Combine-related questions (and answers)

NFL teams descend upon Indianapolis this week for the seven-day meat market known as the scouting combine.

The league expects more than 330 prospects to attend the activities beginning Tuesday, and there is no time to spare.

By the time the players leave, many will have submitted to:

• drug testing
• physical examinations
• body measurements
• psychological testing
• Wonderlic intelligence testing
• Cybex strength testing
• informal and formal interviews, some videotaped
• a meeting sponsored by the NFL Players Association
• media interviews
• bench press tests
• 10-, 20- and 40-yard dashes
• vertical-jump tests
• broad-jump tests
• agility drills, including the 20- and 60-yard shuttles measuring lateral quickness, and the three-cone drill emphasizing speed and body control

Although 40-yard dashes and bench press sessions draw much of the public scrutiny, NFL teams value the combine on numerous other levels.

ESPN.com asks and answers 10 combine-related questions heading into the week:

1. What do NFL teams value most about the combine?

The medical evaluations. We will hear plenty about 40-yard dash times and Wonderlic scores this week, but the medical evaluations provide teams with answers they can't get anywhere else.

The combine allows NFL team doctors to run players through in-depth physical examinations, including X-rays and MRIs. The exams allow teams to better gauge the severity of injuries and whether those injuries might affect a player's long-term abilities.

2. Which players' medical situations bear scrutiny?

Texas receiver Limas Sweed battled a wrist injury during the season. He played with a wrap on the wrist during Senior Bowl practices, then left before the game. Teams need to know about the wrist before they decide whether he is worthy of a first-round draft choice.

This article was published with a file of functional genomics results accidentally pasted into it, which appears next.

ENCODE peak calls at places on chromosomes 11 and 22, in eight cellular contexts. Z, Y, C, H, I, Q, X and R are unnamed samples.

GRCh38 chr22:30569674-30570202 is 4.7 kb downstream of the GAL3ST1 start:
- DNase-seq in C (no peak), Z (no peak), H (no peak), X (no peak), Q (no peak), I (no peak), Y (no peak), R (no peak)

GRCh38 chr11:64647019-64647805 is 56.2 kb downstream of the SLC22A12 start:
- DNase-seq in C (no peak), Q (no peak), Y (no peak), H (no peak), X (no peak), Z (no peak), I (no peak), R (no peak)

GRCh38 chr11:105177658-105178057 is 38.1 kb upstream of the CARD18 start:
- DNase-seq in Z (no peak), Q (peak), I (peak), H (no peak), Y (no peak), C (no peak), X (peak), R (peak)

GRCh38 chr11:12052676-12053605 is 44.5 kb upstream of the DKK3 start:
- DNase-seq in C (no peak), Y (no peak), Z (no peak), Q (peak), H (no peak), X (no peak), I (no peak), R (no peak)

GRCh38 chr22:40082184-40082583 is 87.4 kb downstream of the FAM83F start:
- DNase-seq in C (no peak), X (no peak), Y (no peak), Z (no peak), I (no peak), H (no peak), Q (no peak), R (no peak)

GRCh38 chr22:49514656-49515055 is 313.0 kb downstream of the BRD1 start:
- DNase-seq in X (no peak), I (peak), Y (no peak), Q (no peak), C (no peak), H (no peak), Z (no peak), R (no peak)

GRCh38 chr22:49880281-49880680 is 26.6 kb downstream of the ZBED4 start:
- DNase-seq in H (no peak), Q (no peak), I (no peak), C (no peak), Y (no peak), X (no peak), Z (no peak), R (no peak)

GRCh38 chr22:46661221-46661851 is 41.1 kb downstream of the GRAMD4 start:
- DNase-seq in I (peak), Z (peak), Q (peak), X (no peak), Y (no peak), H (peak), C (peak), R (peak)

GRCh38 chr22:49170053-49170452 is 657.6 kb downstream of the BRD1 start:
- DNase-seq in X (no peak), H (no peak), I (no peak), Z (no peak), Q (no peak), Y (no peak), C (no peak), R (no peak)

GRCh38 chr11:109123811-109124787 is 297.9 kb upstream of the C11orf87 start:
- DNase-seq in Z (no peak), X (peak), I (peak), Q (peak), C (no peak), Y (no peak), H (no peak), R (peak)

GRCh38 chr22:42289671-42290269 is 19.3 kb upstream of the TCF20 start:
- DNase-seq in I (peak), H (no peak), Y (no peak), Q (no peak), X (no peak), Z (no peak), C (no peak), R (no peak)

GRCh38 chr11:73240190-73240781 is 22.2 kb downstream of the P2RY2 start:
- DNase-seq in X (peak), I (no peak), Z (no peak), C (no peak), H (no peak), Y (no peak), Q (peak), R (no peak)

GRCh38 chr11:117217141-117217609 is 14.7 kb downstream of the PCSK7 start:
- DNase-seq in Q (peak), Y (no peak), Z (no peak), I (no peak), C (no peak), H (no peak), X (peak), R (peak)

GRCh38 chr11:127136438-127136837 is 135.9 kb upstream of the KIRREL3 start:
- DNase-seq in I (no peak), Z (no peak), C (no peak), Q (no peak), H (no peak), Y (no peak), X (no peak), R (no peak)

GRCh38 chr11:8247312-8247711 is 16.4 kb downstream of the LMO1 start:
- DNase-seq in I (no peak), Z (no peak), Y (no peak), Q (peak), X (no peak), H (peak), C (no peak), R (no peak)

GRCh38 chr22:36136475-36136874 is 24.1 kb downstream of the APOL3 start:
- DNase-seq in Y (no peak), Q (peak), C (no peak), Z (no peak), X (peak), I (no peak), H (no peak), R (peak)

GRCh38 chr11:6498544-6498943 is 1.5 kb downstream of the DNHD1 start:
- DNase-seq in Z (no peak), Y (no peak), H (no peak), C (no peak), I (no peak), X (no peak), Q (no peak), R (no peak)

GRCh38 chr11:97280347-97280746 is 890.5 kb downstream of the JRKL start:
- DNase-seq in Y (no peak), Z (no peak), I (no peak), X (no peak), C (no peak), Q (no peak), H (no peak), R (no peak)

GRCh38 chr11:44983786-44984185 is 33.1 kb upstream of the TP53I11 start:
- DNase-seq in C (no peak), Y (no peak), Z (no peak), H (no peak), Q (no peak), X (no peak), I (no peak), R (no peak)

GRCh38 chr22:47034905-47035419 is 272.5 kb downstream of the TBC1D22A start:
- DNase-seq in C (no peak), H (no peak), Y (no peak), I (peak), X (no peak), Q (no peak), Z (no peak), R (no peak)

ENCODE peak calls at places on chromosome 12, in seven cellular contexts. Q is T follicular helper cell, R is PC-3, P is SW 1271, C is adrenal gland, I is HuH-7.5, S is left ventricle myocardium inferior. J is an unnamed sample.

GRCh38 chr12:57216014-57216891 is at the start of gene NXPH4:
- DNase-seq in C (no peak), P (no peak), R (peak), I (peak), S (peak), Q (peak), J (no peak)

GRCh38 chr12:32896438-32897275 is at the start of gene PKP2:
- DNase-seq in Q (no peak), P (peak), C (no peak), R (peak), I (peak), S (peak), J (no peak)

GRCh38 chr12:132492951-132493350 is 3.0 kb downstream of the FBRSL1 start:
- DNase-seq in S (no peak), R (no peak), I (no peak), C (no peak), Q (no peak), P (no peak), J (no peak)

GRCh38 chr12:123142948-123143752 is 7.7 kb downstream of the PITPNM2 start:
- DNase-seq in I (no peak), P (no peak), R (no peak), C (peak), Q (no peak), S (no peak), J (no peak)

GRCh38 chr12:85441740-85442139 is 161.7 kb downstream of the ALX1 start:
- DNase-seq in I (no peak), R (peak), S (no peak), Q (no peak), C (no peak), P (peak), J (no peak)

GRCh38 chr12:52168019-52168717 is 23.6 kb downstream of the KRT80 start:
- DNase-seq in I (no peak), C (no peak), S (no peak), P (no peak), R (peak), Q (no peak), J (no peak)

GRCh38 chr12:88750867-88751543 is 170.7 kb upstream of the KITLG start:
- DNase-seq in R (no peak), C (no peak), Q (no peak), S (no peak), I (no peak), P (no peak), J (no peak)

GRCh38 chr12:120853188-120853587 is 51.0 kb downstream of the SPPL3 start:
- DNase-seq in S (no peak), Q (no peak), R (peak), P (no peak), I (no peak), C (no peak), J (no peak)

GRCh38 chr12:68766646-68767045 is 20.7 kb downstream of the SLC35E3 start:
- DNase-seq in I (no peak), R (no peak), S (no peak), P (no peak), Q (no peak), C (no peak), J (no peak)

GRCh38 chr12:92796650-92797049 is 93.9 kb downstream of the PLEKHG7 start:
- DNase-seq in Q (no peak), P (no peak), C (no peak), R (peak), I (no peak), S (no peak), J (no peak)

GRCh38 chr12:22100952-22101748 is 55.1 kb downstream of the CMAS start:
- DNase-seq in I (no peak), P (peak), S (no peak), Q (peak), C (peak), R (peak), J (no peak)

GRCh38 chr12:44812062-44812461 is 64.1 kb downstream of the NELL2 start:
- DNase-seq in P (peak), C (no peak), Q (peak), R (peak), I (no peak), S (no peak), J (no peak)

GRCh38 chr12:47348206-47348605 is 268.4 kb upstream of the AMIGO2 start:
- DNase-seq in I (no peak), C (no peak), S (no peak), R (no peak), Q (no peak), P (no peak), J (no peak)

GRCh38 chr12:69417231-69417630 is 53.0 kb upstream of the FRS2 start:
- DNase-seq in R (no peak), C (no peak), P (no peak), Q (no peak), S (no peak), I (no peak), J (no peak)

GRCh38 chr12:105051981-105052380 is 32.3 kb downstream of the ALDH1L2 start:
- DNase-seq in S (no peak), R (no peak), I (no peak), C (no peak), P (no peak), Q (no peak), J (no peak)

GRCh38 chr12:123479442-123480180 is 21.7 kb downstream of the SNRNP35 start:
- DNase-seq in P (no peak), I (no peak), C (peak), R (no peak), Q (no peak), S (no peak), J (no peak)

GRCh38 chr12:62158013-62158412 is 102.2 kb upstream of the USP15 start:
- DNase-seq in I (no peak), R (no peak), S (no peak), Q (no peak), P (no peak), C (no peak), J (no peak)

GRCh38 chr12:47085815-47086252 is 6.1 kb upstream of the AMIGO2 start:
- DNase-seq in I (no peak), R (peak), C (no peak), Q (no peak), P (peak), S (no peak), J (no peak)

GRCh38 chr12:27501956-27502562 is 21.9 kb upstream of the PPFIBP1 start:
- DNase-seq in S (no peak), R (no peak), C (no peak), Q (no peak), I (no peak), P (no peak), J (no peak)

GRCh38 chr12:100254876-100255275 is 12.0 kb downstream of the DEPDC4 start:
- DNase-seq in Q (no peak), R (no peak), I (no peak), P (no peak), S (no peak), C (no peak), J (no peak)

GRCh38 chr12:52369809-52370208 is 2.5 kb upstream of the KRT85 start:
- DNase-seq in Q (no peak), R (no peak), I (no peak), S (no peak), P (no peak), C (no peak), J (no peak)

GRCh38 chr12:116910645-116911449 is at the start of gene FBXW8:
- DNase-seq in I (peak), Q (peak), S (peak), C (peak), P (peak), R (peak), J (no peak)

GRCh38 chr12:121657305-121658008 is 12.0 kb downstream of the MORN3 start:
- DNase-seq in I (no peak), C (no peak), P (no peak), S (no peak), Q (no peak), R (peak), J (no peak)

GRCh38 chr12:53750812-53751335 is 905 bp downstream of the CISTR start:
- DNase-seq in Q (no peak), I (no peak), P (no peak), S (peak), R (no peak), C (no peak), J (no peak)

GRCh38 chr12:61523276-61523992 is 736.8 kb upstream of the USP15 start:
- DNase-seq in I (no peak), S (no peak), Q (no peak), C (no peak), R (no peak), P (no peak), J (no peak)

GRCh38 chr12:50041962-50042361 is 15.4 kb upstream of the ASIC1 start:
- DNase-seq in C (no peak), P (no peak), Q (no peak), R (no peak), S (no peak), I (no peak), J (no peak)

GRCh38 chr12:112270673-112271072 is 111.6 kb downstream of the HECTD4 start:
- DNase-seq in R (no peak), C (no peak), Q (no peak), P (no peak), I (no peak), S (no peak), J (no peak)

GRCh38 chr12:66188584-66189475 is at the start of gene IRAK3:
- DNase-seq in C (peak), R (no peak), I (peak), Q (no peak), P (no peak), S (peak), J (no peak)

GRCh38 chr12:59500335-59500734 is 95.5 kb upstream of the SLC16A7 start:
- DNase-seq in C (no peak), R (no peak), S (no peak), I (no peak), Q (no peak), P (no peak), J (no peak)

Miami linebacker Tavares Gooden also enters the combine with medical concerns. He weighed in at the Senior Bowl but missed the game amid concerns about a hip injury.

Teams also want to evaluate Auburn pass-rusher Quentin Groves, who suffered three dislocated toes during the season. Wisconsin cornerback Jack Ikegwuonu is expected to attend the combine, despite suffering a serious knee injury this offseason.

3. Who can watch workouts?

NFL personnel and NFL Network cameras are allowed inside the RCA Dome for workouts. For the second consecutive year, the league will allow selected members of the Professional Football Writers of America to observe quarterback workouts, albeit from afar.

4. How do teams answer character-related questions?

Players submit to extensive interviews with team personnel in various settings. They meet informally with coaches, and they submit to formal video interviews that become available to all teams. In addition, teams meet with players during four-hour blocks late at night.

Each team can conduct formal interviews with no more than 60 players. Rules limit interviews to 15 minutes. Some teams collaborate on interviews, giving them access to additional players beyond the 60-player limit.

5. Which players can help themselves on the character front?

Arkansas running back Darren McFadden might be a top-five pick anyway, but teams have questions about his judgment. McFadden was part of a group that scuffled with a bouncer last month. Two years ago, he suffered a dislocated toe during a fight outside a bar.